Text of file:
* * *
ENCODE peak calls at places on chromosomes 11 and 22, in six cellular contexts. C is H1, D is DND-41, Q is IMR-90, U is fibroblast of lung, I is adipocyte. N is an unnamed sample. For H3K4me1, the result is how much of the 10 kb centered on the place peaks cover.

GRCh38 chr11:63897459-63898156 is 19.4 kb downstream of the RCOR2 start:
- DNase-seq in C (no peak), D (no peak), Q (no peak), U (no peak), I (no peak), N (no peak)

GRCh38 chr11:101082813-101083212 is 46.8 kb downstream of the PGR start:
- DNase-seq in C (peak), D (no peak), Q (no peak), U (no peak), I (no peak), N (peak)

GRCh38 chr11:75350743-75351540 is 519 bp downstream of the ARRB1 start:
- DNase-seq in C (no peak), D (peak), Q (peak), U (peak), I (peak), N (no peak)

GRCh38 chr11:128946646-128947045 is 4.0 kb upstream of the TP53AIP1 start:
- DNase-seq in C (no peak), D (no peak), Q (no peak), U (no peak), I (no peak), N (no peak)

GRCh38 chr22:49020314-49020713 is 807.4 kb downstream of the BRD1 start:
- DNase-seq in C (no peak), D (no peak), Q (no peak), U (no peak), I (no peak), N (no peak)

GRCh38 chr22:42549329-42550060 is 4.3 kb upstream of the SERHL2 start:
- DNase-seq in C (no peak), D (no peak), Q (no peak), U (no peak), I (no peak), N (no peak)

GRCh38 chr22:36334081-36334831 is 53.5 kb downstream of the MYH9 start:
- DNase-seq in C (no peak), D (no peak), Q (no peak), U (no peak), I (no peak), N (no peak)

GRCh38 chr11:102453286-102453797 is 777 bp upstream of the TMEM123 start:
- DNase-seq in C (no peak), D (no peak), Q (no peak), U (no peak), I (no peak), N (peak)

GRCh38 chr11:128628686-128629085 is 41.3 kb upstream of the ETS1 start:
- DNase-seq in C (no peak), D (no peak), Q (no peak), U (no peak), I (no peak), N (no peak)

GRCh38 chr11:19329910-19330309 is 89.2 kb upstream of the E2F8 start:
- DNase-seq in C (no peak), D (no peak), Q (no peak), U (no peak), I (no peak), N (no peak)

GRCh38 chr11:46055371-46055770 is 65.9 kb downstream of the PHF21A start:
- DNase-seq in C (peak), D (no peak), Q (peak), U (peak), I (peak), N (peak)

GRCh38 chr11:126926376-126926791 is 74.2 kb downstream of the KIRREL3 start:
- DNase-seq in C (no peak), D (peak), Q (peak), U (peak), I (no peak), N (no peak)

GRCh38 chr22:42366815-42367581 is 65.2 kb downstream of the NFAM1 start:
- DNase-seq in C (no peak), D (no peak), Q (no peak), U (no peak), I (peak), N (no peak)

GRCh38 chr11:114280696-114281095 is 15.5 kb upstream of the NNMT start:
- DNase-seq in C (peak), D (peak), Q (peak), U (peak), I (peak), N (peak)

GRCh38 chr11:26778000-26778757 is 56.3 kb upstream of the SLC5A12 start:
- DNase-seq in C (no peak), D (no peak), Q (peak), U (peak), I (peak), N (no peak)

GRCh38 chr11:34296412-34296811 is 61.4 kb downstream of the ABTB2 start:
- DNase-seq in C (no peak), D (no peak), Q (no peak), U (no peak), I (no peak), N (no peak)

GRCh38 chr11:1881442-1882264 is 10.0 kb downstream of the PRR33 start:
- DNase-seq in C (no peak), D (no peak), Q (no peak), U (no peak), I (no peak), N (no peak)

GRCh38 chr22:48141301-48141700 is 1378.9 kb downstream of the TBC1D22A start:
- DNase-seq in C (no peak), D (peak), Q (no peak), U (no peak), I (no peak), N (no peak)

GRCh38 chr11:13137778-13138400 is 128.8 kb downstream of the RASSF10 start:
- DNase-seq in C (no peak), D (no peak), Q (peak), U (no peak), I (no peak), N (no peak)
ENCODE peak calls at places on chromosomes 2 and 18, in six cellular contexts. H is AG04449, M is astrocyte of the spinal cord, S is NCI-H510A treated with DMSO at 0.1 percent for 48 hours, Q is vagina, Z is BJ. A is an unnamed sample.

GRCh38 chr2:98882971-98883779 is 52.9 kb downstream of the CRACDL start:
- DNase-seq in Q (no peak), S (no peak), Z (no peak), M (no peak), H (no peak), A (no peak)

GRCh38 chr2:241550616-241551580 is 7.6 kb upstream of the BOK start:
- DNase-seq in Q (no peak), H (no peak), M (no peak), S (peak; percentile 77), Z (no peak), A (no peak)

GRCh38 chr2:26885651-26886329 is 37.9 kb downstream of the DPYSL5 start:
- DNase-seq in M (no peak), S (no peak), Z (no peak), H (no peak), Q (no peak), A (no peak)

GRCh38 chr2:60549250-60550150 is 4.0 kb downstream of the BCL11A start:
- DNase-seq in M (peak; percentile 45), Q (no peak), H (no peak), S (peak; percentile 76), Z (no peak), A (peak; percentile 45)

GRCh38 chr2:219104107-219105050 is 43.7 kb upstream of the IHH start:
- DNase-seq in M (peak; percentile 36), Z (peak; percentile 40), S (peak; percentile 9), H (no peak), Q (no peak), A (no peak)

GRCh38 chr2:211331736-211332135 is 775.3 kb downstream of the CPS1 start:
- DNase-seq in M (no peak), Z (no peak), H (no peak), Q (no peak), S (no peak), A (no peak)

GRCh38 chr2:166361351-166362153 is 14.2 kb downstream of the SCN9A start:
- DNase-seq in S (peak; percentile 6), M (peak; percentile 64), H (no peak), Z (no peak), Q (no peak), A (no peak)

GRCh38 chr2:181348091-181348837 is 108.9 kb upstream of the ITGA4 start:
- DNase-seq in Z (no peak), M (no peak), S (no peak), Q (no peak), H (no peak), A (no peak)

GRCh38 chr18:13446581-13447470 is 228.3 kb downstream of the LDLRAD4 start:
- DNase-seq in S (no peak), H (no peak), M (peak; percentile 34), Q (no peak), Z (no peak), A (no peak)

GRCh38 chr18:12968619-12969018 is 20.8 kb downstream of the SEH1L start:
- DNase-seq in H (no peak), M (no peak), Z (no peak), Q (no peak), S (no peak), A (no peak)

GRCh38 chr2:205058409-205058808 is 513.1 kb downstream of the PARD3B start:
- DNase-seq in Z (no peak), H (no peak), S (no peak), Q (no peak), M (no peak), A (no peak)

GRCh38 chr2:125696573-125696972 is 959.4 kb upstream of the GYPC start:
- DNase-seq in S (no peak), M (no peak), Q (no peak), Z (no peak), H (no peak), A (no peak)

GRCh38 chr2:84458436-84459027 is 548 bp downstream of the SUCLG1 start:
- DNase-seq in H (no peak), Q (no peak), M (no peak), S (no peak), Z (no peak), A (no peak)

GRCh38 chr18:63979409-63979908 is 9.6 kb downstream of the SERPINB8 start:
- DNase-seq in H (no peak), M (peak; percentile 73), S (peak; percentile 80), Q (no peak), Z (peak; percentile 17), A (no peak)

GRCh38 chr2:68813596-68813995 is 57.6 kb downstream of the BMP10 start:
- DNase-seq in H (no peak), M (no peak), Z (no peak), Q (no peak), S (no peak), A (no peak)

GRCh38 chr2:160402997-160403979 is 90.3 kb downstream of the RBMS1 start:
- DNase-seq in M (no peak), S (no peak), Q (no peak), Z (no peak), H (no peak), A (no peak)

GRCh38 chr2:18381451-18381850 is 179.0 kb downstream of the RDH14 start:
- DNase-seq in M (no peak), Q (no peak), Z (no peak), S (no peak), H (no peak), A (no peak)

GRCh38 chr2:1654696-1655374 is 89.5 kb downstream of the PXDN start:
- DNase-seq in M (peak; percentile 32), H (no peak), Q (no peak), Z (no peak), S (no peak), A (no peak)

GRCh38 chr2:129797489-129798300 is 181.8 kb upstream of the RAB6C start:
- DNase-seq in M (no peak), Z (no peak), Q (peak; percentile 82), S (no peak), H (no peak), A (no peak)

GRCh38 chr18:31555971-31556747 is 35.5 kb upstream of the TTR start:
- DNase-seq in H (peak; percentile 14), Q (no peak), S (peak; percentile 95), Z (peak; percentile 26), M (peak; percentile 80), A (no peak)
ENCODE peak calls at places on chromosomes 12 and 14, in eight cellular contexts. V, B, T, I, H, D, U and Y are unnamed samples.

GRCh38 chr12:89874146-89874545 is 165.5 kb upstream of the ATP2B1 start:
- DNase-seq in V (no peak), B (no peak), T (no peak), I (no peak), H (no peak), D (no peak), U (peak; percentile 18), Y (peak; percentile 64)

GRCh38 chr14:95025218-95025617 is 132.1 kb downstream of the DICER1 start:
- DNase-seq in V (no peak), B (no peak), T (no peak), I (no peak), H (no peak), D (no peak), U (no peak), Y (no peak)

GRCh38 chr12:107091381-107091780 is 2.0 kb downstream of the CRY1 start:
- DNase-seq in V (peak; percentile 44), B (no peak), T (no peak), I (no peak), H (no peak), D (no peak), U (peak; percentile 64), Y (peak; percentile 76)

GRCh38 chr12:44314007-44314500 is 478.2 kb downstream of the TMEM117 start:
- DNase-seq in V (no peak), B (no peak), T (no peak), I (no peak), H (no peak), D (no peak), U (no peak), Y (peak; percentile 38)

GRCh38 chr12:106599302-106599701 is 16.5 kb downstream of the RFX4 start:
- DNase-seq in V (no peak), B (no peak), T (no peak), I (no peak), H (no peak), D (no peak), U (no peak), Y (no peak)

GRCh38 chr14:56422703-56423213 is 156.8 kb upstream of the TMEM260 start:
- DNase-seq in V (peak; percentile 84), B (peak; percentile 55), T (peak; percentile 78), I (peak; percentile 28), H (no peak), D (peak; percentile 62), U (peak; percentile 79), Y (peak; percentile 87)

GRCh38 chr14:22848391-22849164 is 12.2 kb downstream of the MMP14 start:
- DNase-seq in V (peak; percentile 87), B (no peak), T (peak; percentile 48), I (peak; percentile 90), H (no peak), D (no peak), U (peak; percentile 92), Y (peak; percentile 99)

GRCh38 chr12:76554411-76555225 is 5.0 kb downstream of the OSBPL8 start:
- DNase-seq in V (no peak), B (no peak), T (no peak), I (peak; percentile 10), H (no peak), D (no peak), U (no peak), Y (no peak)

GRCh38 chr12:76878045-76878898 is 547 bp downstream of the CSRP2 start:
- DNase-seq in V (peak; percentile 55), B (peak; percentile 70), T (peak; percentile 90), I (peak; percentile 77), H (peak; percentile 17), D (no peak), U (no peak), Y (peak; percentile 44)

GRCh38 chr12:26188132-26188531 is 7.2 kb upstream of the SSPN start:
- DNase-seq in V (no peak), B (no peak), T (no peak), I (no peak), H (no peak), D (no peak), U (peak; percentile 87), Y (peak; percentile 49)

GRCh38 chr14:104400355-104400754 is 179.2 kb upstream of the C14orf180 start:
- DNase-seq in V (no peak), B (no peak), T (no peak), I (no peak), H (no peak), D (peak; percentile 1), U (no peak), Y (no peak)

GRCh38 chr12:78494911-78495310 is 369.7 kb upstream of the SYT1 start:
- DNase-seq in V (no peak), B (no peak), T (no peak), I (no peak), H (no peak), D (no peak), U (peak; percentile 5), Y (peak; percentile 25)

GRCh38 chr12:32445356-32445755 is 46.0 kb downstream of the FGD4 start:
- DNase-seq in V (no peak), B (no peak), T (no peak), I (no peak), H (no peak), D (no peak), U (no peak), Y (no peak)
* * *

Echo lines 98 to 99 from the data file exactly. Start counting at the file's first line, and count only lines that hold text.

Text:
GRCh38 chr12:76878045-76878898 is 547 bp downstream of the CSRP2 start:
- DNase-seq in V (peak; percentile 55), B (peak; percentile 70), T (peak; percentile 90), I (peak; percentile 77), H (peak; percentile 17), D (no peak), U (no peak), Y (peak; percentile 44)